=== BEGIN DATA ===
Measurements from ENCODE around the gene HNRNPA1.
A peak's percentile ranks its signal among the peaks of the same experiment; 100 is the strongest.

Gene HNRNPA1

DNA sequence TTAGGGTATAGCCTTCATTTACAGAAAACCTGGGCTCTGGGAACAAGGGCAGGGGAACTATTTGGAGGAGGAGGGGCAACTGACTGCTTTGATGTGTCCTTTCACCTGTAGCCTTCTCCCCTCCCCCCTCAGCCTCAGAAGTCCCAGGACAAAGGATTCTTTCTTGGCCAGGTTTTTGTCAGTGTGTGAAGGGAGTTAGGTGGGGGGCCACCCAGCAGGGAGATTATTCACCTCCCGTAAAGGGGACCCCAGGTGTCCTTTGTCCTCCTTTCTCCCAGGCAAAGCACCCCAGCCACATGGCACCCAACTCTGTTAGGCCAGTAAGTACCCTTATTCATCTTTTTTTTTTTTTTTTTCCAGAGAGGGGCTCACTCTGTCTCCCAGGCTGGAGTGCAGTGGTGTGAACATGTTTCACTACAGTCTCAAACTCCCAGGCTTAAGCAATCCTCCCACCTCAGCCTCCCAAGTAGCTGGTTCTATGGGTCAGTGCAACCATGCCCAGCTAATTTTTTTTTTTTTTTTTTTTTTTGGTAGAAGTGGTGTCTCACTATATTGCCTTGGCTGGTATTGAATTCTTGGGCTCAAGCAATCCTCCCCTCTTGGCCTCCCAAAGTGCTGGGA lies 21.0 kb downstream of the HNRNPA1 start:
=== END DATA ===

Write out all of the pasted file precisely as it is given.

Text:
Measurements from ENCODE around the gene HNRNPA1.
A peak's percentile ranks its signal among the peaks of the same experiment; 100 is the strongest.

Gene HNRNPA1

DNA sequence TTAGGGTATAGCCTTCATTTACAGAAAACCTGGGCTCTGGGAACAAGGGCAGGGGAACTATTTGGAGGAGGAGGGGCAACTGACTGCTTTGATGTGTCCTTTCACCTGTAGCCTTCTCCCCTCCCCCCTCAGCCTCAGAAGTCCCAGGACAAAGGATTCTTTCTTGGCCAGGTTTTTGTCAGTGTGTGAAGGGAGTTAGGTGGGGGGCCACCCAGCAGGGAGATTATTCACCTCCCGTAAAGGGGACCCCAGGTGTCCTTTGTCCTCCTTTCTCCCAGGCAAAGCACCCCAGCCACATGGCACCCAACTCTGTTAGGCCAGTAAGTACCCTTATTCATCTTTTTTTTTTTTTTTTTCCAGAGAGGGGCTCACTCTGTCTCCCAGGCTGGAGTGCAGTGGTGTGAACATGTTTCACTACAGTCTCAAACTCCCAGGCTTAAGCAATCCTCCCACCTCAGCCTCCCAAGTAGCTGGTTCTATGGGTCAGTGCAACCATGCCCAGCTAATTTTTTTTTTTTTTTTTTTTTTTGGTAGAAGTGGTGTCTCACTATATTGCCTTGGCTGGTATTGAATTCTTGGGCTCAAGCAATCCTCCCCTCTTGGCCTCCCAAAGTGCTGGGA lies 21.0 kb downstream of the HNRNPA1 start: